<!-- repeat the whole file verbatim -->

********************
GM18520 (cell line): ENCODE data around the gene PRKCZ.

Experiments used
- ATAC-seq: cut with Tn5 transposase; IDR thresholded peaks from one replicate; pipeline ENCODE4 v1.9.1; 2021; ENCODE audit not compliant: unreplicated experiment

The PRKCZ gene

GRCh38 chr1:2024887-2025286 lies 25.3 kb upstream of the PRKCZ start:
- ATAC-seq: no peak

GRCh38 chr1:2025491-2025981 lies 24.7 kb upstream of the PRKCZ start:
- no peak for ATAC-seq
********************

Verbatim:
GM18520 (cell line): ENCODE data around the gene PRKCZ.

Experiments used
- ATAC-seq: cut with Tn5 transposase; IDR thresholded peaks from one replicate; pipeline ENCODE4 v1.9.1; 2021; ENCODE audit not compliant: unreplicated experiment

The PRKCZ gene

GRCh38 chr1:2024887-2025286 lies 25.3 kb upstream of the PRKCZ start:
- ATAC-seq: no peak

GRCh38 chr1:2025491-2025981 lies 24.7 kb upstream of the PRKCZ start:
- no peak for ATAC-seq